Susan Collins of Maine holds bipartisan talks in the Senate with Republicans Roger Wicker of Mississippi, Thom Tillis of North Carolina and Mitt Romney of Utah, alongside Senate Democrats Joe Manchin of West Virginia, Jeanne Shaheen of New Hampshire and Kyrsten Sinema of Arizona.

“It’s such a necessary thing,” said Manchin, who added that the narrower scope was “the first place” Democrats “should have started.”

Manchin and Sinema effectively defeated the Democrats’ flagship bill on Wednesday, joining Republicans in voting against a rule change that would have allowed the party’s ballot legislation to pass by a simple majority.

Collins proposed new protections for election and election workers, some of whom received chilling security threats after the 2020 election. She also called for more funding for local elections. Manchin wants stiff criminal penalties for those found guilty of intimidating or threatening election workers.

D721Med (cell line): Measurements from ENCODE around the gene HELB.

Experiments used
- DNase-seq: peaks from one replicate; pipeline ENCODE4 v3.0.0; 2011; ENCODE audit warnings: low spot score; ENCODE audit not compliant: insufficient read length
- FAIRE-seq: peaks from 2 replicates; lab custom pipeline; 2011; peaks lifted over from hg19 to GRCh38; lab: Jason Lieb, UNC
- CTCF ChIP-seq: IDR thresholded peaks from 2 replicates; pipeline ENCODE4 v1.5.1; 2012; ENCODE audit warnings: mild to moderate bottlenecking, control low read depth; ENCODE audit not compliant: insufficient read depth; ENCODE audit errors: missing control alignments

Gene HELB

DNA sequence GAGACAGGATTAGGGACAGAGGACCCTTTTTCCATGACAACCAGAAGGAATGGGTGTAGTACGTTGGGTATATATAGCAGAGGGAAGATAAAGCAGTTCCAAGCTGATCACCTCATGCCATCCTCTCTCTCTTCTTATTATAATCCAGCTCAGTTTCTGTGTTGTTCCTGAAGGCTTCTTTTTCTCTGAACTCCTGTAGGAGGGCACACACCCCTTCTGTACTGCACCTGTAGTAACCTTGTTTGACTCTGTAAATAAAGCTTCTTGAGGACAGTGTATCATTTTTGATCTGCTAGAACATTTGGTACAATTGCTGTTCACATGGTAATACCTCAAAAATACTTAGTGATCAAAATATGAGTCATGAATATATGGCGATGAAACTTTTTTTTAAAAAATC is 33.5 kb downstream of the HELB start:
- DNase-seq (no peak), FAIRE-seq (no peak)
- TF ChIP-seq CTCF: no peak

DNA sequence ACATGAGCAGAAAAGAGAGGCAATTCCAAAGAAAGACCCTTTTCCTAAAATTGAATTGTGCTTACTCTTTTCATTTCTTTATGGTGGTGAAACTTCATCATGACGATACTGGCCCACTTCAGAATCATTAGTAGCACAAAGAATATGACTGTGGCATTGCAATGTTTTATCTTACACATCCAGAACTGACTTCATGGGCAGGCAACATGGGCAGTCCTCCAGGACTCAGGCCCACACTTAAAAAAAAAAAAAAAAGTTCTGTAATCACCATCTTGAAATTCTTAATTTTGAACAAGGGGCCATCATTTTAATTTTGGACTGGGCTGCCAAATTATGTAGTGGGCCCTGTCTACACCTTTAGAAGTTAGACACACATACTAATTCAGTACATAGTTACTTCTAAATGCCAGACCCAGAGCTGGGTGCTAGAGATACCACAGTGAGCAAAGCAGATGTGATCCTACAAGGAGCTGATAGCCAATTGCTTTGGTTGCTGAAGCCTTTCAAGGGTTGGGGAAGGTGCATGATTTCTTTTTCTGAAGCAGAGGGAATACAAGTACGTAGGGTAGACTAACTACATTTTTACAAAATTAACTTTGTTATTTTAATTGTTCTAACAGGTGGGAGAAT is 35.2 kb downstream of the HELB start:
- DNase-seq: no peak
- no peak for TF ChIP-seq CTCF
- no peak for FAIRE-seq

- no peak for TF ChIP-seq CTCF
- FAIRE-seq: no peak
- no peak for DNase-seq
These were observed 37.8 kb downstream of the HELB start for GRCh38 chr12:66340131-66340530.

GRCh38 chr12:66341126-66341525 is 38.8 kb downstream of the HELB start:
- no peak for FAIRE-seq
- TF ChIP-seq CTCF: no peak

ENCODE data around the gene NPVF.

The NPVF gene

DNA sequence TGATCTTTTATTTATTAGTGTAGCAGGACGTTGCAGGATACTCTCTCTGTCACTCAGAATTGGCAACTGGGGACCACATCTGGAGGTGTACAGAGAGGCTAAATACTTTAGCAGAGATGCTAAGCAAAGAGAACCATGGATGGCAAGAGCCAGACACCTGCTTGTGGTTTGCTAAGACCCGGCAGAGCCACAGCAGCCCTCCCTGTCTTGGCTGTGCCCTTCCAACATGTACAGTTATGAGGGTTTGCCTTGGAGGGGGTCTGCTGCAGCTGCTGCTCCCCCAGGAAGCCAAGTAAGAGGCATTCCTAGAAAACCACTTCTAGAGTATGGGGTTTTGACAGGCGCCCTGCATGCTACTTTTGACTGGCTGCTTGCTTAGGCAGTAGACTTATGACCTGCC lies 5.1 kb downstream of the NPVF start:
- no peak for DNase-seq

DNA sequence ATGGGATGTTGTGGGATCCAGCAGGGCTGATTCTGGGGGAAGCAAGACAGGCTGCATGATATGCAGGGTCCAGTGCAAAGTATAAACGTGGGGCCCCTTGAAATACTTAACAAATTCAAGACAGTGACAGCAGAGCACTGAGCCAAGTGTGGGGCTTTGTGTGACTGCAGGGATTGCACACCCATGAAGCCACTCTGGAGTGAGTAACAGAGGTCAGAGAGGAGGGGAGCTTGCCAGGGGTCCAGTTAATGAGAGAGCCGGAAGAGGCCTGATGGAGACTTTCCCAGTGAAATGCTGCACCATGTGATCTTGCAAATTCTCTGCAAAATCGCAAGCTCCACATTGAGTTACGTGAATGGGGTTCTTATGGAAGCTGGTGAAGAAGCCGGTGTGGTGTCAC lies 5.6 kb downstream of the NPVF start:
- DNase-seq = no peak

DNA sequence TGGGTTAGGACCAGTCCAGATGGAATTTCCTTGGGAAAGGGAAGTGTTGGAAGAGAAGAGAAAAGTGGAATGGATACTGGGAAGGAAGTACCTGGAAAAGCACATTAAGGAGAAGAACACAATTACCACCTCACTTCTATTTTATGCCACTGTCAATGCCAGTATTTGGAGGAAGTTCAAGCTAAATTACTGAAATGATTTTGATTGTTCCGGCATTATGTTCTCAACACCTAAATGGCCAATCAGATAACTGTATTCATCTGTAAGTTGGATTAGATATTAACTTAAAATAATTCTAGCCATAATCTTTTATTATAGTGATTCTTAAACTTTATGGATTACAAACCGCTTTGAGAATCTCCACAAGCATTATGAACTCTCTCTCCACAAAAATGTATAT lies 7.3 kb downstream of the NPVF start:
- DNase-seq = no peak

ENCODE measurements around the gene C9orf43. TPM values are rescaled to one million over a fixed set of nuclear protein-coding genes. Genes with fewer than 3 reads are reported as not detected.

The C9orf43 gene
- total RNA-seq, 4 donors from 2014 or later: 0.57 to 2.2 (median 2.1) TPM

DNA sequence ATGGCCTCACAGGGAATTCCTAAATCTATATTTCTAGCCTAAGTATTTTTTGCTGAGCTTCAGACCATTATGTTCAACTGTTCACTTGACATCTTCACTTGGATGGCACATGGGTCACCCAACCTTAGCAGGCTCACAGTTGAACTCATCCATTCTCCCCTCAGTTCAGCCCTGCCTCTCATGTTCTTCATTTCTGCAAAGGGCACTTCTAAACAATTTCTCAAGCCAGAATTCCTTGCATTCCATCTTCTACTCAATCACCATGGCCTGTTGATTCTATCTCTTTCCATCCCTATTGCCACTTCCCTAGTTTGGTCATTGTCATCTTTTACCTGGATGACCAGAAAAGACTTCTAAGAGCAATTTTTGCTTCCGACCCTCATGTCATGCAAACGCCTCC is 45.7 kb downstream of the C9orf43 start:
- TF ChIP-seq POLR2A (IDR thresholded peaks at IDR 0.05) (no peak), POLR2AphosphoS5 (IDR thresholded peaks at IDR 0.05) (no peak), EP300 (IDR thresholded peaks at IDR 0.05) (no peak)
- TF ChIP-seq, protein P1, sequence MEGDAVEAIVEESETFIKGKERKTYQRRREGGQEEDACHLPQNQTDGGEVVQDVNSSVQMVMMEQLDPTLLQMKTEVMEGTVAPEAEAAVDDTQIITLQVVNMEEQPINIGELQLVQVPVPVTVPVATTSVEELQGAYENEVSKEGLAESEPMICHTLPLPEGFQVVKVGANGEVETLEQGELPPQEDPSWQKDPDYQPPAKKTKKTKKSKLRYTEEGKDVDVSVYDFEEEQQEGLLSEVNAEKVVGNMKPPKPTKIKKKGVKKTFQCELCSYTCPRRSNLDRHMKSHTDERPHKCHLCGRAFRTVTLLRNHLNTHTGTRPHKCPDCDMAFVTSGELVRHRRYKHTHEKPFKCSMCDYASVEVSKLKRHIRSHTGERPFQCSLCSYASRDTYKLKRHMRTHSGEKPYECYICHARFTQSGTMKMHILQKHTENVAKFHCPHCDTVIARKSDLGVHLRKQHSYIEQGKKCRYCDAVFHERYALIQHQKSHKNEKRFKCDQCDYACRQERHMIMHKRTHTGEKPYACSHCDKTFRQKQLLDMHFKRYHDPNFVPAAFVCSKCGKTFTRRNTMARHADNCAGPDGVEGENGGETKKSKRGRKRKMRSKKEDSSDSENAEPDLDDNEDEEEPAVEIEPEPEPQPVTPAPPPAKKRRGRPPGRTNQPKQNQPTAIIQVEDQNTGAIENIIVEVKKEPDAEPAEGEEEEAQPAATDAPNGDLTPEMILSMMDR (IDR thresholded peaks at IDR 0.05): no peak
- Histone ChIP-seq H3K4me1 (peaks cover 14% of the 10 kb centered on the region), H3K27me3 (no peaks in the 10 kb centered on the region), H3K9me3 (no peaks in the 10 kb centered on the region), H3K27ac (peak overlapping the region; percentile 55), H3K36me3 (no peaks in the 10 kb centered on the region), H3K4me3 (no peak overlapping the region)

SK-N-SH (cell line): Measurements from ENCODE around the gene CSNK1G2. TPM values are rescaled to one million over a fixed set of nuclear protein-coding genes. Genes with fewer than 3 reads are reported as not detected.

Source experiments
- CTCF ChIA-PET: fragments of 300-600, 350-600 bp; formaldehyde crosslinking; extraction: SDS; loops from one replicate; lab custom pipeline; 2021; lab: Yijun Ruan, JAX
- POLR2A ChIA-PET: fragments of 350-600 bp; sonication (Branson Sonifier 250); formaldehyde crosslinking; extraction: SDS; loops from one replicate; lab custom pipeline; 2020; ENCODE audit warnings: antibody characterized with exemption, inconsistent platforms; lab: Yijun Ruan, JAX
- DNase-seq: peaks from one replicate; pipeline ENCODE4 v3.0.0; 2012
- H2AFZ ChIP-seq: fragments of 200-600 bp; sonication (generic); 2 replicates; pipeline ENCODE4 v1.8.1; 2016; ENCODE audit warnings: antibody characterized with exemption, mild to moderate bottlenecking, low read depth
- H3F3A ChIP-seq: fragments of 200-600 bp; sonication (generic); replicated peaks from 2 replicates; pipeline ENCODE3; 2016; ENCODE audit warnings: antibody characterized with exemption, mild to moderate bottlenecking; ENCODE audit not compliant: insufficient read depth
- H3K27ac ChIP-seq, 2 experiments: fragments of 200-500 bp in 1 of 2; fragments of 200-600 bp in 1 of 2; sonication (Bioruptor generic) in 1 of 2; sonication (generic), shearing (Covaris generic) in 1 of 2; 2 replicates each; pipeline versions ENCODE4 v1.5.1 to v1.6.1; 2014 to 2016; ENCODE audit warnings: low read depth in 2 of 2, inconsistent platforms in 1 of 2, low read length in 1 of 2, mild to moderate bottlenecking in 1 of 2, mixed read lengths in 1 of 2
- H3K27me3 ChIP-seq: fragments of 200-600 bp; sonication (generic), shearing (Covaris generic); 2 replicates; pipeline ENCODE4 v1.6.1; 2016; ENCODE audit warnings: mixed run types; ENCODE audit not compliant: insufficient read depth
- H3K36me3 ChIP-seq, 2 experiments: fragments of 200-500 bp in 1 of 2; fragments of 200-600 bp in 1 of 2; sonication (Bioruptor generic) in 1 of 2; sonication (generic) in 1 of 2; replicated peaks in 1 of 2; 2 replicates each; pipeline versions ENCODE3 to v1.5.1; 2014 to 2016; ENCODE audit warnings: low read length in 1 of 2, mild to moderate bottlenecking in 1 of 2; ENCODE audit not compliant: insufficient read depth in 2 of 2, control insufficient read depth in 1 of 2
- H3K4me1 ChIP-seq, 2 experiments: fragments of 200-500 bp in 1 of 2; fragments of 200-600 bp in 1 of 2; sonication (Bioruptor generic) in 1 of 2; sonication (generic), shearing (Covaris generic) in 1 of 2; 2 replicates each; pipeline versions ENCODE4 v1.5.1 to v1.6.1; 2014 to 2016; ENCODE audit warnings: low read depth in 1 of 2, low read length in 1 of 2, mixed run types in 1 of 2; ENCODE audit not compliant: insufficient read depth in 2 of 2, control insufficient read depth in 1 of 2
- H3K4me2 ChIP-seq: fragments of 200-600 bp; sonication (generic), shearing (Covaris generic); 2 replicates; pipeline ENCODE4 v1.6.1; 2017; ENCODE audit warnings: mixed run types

Extract from the archives (March 2021): Republican lawmakers seek control over local elections

Also (May 2021): Popular Democratic Iowa election official cites ‘partisan bullying’ in abrupt resignation

“It’s a heavy burden, but if we keep getting people talking, there’s a way,” said Tillis, who said tensions around the Democrats’ failed vote bill will have to calm down before coalition building can begin in earnest. “We’re going to have to get more Republicans on board because there’s going to be protest votes.”

But at the grassroots level, many Republicans want any legislation to focus primarily on the voter count law.

“This is directly related to Jan. 6,” Senate Minority Leader Mitch McConnell, a Republican from Kentucky, said Thursday. “It needs fixing.”

Extract from the archives (June 2021): For the People Act, Manchin’s alternative includes requiring a voter ID card, but McConnell still opposes